Amateur Radio IC-705

Satellite Memory File for IC-705

This is a memory group file over satellite frequencies for Icom IC-705 and CS-705 software. It is not complete and will be updated. Feel free to use it, change and add.

The memories for FM transponders are used like this:

  • Channels named with satellite name, for exemple ”PO-101”, are used in split mode. This channel can be used when using the IC-705 for portable operation or without an extra receiver .
  • Channels named with satellite name and Uplink, for exemple ”PO-101 Uplink”, are used only for uplink (not split). This can be used with software like SDR-Console v3 (external radio) or if you have an extra receiver.

Import the memory file into CS-705:
Note! Be sure that you not overwrite anything in your IC-705 when cloning. Make a backup of your current settings!

  • Create a new memory group
  • Mark this new group
  • Choose File->Import->Group and choose the .csv file
  • The memories will now be imported to CS-705
  • Clone to your IC-705.

IC-705_SatFrqMemGroup.csv (Downloaded from AMSAT-SM website)

Amateur Radio IC-705

First satellite QSO since 1993

Today, 2020-11-11, I made my first satellite QSO since 1993 (when Oscar-13 was alive). My two QSOs was via PO-101, IC-705, 10 watts output to 13 el X-Yagi.


IC-705 vs RS-918 with FT8

I was interested to know how my RS-918 (a mcHF SDR HF radio clone) performed with FT8 compared to my new IC-705.
I have done a series of test. Very non-technical tests, without any promise if this is the truth. But it was possible to repeat the results several times. I have done the following:

  • RX test: 10 minutes with one radio, switch antenna and then 10 minutes with the other radio. Then counting number of received stations.
  • TX test: 10 minutes with one radio, switch antenna and then 10 minutes with the other radio. Then counting number of stations that could RX my signals.
  • Test done on 20 meter (14 MHz) and 40 meter (7 MHz) band during day and evening time.
  • 5 watts output was used. The RS-918 needed a little PA calibration to reach 5 watt.
  • The tests has been repeated three times on both TX and RX.

What I can see is that the number of station received are similar, in the image below the RS-918 actually received more stations but in the other tests I could not say that one of the radio was better than the other.

IC-705 RX 40 meter
RS-918 RX 40 meter

In all tests, the IC-705 performed better. The output (5 watts) is the same but it seems that the IC-705 have some more punch in the modulation. I do not know, I have not investigated this further…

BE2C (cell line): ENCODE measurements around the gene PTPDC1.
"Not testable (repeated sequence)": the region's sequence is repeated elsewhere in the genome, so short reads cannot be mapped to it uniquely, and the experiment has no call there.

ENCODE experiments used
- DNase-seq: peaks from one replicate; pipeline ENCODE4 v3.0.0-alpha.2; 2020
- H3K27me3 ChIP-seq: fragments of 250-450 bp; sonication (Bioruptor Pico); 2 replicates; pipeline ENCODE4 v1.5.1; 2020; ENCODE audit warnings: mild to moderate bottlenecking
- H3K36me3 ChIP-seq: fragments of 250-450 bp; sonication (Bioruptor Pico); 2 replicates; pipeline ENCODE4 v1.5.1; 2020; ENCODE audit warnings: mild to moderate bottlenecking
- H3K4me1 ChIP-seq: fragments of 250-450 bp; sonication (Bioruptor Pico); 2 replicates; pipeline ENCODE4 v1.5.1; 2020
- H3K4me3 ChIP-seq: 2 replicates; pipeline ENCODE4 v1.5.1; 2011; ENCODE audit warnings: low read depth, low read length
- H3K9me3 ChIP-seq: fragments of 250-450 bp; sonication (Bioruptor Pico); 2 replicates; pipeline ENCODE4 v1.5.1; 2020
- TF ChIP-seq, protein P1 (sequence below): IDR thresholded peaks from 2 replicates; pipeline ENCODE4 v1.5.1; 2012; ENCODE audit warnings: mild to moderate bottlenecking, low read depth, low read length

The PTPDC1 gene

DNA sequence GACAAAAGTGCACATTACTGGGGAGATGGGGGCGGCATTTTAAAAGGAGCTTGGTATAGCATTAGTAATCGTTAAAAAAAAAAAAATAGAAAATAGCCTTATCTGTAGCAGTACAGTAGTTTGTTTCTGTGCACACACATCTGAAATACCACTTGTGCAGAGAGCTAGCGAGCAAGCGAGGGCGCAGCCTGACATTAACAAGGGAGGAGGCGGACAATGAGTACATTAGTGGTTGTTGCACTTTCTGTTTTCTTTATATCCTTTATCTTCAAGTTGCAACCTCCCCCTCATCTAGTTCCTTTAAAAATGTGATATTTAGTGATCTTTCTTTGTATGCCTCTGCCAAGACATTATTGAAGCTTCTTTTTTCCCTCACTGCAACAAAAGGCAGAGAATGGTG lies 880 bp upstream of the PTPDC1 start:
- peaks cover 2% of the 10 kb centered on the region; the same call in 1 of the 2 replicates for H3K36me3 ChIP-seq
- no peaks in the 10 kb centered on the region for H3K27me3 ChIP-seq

So, for some ”local” FT8 contacts in Europe I can use the RS-918 but if I would like to hunt some DX I will use the IC-705 with 10 watts.

IC-705 TX 40 meter
RS-918 TX 40 meter

IC-705 doppler correction with SDR-Console

Here a short video of IC-705 Frequency and Doppler control from SDR-Console.
The first part is frequency control with VFO following the radio.
The second part is doppler control from the Satellite External Radio control.

Download the OmniRig config file from: https://sm7iun.se/station/ic705/
Be sure to use the correct CI-V hex code in the seetings for IC-705.


IC-705 doppler correction with PST Rotator

To setup the new IC-705 for doppler control with PstRotator software you just have to follow these steps:

  • Download the OmniRig file for IC-705 from here https://sm7iun.se/station/ic705/
  • Be sure to set up the IC-705 for USB control according to the manual from Icom
  • Follow the guidelines in PstRotator documents for satellite and rig control, choosing IC-705 from OmniRig setup

Here a short video after the setup:

Amateur Radio

First HF portable test

First portable test at my garden. FT4 on 20m. RS-918 5 watt to an end fed half wave antenna. Very good result, easy to make QSOs.

Amateur Radio

Trapped End Fed Half Wave (EFHW) for 15/20/30 meter

Inspired by this excellent article from PeanutPower I decided to build a resonant End Fed Half Wave (EFHW) antenna for portable use. My antenna is designed to be resonant on the digital sections of 15, 20 and 30 meter ham radio bands.

All measurements done with NanoVNA.
You can click on all images below to get a large image.


The 1:64 UNUN is made just like this post that I have published before, with the 100 pF capacitor added later for better 15m SWR. You can see that the SWR is higher on high frequency but it was possible to get a good SWR on 15m, when antenna wire was added.
BNC connector are used because that is my standard for HF and portable connectors.

UNUN without 100pF
UNUN with 100 pF
UNUN with 100 pF
Test measurement of UNUN with a 5k ohm resistor

Sotabeams QRP Pico Traps

Traps used are Sotabeams Pico Traps. It took me a two hours to build, unfortunately I lost the small SMD 100pF capacitor so I used bigger ones. I also need to unwind one turn for each inductor to get in resonant.

14 MHz trap
21 MHz trap

Setting up the antenna (wire) sections

This was the most time consuming part. First I used an online antenna calculator to get the sections length. These are the calculated length but I added aprox 50 cm to each before mounting:

Frq (MHz)Sections (m)
21,1 MHz6,68 m
14,1 MHz3,4 m
10,1 MHz3,9 m

Begin with the highest frequency (band). Get the antenna up – measure – down – cut wire – up – measure – down – cut wire…. until you have good SWR for all three bands.
Wire used are from Sotabeams.

This is the result. As you can see very good on 20m and 30m.
On 15m SWR is 1.68:1 – OK but not perfect.
Note: after adding a 100pF capacitor at the input on the UNUN the SWR on 15m got flatter and lower.

Antenna SWR for all three bands

This is how the antenna can be used:

And everything ready to go!